Debate Magazine

Energy Plan B

Posted on the 14 March 2016 by Markwadsworth @Mark_Wadsworth

Total UK primary energy consumption is the equivalent of around 2200 tw/h per year, of which electricity accounts for around 350 tw/h. This illustrates our reliance on fossil fuels and the mountain we face if we want to reduce and eliminate them.
We have two models in Europe we can already compare on how we might go about trying.
France has low cost (12p kw/h), low CO2 electricity,  75% of which is supplied by nuclear power plants.
Germany on the other hand shows that even a limited penetration of wind and solar (3.5% of total primary energy consumption) leads to high electricity prices. Getting on for double that of France at 23p kw/h. It’s energy companies have also been suffering record losses.

Energy Plan B
Energy taxes and subsidies more or less cancel themselves out. Graph above taken from Euan Mearns
The system costs incurred by dispersed , intermittent wind and solar rise with market share. So, if fossil fuels are to be reduced in any meaningful way, wind and solar will be a cripplingly expensive way of doing it.
Only nuclear can power a modern economy at reasonable cost free from fossil fuels.  But due to the large upfront capital costs it has to be planned and financed in the way the French did. Settle on one design, build lots of them quickly, and finance them from Government bonds.
French nuclear supplies electricity at a wholesale price a third of what Hinkley Point C is being offered. It also exports £3bn a year of it at profit.
There is no reason whatsoever that we should ever pay a penny more for our energy than the French are now. That means a reduction in our current bills.
Areva took an existing design, and added more systems and defence in depth. This has proved difficult to build, and it the reason why EDFs finances are in such bad shape.
As reported recently, the Hitachi ABWR could come in at £70 mw/h, when privately financed. Good, but we can do better.
GE-Hitachi have taken that design and gone in the opposite direction of Areva by simplifying and modularising it. The ESBWR has been approved by the American regulators, and is reported to be the safest reactor to get such approval. Designed to be easier to construct, it also has the lower operating costs.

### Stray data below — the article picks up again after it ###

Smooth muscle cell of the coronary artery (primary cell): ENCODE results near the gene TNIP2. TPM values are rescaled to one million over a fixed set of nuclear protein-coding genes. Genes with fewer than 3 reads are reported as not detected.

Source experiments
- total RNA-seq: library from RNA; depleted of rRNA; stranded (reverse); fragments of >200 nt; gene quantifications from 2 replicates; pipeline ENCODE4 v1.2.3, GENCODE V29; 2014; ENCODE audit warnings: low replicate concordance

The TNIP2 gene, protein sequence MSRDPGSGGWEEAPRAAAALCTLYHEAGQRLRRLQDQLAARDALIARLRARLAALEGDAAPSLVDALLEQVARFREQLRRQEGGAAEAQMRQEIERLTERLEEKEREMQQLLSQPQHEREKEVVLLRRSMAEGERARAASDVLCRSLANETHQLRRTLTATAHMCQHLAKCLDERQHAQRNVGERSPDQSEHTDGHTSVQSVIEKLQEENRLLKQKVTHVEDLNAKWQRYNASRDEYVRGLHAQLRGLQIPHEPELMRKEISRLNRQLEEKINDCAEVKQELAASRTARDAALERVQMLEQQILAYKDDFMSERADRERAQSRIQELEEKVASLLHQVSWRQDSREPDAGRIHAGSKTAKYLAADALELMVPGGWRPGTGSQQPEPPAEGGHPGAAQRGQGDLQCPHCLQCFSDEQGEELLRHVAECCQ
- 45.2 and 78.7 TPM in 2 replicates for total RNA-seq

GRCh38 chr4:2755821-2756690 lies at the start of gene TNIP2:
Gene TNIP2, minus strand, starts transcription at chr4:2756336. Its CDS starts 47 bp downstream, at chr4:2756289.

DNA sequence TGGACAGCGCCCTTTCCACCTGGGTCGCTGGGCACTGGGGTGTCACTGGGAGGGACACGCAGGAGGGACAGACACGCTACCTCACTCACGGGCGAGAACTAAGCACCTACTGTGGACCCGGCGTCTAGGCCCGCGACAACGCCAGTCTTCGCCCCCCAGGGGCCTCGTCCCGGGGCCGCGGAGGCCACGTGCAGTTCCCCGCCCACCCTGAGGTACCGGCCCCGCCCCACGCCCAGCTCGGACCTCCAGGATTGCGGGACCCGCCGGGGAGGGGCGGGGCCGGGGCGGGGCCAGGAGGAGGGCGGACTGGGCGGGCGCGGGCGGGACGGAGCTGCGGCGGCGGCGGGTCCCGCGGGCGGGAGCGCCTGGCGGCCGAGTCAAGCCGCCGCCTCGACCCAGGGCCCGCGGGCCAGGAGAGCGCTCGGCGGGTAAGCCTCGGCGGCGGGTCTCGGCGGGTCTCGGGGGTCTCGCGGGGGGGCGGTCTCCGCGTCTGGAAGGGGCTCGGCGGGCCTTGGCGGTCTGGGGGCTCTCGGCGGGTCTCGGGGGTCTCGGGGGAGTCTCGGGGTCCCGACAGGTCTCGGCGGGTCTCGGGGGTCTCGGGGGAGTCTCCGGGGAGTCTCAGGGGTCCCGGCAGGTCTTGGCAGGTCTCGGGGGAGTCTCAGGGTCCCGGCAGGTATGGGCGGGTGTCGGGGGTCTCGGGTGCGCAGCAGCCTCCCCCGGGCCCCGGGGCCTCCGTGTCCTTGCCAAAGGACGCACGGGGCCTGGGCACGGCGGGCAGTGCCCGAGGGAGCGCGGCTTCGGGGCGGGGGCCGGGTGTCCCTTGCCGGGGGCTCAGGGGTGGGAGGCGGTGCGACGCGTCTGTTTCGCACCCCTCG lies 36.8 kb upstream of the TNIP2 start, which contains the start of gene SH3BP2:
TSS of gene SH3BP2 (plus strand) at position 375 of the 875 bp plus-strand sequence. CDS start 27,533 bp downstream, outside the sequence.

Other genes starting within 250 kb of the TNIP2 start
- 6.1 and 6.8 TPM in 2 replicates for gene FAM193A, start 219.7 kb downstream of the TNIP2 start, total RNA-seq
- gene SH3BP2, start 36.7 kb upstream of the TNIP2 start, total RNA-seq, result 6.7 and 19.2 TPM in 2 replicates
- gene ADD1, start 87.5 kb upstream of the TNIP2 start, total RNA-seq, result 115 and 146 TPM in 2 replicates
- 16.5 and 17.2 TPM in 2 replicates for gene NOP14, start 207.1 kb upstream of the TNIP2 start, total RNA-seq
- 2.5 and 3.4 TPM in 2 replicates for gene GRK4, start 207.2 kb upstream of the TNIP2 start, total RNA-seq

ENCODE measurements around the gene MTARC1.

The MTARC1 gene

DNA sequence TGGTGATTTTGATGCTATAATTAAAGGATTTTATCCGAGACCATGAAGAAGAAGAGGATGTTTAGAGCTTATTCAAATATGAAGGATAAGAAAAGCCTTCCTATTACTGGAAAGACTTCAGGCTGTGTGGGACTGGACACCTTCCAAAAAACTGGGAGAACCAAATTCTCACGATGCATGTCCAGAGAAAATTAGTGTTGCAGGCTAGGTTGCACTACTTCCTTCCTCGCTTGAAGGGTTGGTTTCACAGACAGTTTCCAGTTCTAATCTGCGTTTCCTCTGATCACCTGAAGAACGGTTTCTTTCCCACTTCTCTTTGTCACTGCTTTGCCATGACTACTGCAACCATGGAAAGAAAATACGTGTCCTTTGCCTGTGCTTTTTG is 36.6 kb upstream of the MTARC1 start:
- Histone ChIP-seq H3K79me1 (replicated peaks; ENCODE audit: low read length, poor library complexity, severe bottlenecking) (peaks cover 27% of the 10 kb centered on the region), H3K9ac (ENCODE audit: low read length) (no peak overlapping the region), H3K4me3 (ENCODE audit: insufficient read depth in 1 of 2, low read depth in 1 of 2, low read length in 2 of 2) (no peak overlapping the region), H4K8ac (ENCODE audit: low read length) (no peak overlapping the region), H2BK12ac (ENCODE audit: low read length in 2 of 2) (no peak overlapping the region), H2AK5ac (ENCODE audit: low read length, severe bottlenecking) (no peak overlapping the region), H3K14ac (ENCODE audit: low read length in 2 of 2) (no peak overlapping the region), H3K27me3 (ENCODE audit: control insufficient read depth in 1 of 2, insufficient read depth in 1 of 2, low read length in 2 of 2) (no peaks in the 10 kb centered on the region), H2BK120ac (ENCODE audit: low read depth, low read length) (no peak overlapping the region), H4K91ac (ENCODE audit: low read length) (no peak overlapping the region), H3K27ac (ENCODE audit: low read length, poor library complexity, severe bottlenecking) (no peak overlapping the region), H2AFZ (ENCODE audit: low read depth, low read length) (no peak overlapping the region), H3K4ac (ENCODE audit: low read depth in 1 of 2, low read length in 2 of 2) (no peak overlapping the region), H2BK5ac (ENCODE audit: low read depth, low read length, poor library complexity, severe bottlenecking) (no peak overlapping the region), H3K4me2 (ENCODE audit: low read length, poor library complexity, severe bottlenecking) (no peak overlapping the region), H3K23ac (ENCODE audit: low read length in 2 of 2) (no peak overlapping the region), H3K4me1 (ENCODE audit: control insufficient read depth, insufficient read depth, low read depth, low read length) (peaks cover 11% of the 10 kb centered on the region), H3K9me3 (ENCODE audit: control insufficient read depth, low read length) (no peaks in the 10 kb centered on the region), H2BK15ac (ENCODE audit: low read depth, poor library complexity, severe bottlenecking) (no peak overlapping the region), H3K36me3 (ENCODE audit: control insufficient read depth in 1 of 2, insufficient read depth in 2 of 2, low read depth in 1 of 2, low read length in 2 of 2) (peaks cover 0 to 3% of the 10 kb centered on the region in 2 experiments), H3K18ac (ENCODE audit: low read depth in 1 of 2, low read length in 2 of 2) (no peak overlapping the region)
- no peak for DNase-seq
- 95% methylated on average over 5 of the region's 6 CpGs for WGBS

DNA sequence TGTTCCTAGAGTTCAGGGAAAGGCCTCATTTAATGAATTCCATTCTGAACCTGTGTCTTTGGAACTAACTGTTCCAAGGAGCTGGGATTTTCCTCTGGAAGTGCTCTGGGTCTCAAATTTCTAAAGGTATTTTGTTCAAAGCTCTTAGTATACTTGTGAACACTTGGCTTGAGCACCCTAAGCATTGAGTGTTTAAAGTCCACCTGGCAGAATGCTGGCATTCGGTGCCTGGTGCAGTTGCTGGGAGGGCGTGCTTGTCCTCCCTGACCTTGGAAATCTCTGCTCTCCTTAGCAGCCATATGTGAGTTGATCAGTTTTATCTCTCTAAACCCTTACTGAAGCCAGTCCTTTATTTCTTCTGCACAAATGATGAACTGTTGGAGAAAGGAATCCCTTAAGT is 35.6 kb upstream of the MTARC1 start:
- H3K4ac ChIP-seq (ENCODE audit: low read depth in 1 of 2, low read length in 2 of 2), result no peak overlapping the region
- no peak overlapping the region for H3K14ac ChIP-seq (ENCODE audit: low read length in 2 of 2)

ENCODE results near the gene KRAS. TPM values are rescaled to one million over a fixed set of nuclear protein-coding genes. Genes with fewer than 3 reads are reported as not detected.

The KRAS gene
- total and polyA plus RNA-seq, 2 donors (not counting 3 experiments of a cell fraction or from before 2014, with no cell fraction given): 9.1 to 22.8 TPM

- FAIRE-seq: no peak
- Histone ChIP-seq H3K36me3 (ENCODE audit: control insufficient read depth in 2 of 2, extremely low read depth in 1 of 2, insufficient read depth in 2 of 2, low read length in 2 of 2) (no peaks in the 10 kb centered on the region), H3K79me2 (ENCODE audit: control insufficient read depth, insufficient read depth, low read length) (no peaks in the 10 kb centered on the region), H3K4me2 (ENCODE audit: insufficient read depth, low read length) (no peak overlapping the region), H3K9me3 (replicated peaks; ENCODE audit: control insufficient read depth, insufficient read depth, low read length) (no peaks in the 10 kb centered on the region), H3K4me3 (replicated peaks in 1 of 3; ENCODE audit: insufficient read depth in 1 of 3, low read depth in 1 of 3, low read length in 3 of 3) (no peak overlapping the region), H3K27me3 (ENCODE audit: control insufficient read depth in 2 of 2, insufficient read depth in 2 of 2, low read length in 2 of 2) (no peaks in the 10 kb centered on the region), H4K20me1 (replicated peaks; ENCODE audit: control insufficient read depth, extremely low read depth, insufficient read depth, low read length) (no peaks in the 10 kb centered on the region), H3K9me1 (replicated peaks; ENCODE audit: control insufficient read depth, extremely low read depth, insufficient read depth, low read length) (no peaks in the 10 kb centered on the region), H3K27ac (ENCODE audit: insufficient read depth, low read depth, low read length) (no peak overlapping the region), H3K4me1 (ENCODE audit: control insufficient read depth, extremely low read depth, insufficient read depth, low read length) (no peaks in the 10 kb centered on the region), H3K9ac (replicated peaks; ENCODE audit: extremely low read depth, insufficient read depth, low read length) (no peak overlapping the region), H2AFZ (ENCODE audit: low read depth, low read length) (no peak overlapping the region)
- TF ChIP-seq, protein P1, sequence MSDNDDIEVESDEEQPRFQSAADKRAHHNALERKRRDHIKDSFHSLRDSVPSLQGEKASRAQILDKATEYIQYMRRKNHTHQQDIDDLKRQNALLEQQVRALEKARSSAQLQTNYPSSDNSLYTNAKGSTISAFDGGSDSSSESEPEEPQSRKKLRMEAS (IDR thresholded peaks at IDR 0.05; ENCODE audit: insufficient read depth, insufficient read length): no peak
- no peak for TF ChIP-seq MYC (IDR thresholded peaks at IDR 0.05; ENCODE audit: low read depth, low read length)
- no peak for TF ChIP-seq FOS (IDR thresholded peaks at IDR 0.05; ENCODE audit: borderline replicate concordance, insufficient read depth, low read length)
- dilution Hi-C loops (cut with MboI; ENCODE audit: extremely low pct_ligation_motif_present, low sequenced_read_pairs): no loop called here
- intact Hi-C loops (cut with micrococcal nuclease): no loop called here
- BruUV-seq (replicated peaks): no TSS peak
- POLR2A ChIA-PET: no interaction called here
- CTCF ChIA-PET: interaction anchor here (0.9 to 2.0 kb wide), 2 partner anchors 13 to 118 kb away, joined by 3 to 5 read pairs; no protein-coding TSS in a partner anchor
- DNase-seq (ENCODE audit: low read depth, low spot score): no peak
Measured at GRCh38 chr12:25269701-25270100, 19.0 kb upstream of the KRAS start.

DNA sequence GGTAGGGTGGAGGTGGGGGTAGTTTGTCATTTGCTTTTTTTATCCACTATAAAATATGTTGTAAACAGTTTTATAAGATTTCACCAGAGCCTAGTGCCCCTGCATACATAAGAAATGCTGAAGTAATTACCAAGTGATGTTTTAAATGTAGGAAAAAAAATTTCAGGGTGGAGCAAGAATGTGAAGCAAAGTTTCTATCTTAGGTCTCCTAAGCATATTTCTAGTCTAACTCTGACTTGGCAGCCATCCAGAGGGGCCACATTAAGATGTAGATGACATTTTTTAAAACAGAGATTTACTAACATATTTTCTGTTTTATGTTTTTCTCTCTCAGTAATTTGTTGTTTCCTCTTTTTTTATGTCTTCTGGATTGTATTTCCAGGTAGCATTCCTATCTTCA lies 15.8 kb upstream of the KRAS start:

If the UK built twenty of these, over 15 years, financed by bonds, we can benefit from learning curve cost reductions in exactly the same way the French did.
Having a standardised fleet, rather than the nuclear zoo we are currently on course to build, would have other cost and safety advantages too.
Furthermore, there is new fuel technology currently undergoing regulatory approval that can further cut costs and increase safety.  For example Lightbridge all metallic fuel rods can increase power by 30% in a new build reactor, while reducing the fuels operating temperature.
Reactors can make hydrogen from electrolysis or thermochemistry, to power fuel cells or existing gas turbines. High temperature reactors(FHRs), being developed and commercialised in China and the US, can substitute for natural gas using the air Brayton cycle(NACC), thereby reusing existing CCGT infrastructure. This also gives them faster ramping up rates than any current available technology, making them the perfect partner for the limited load following of BWRs.
High temperatures can make CO2 neutral synthetic fuels, using the existing infrastructure for internal combustion engines.
And all nuclear power stations produce lots of hot water as waste, which could instead be used as district heating, making use of the hot water systems most UK households have for gas central heating.
We cannot afford the costly grid and infrastructure upgrades needed in order to accommodate a wind, solar and battery economy.
France has shown us that cheap CO2 free energy is doable. We should copy their example, just don't buy their EPR reactor.

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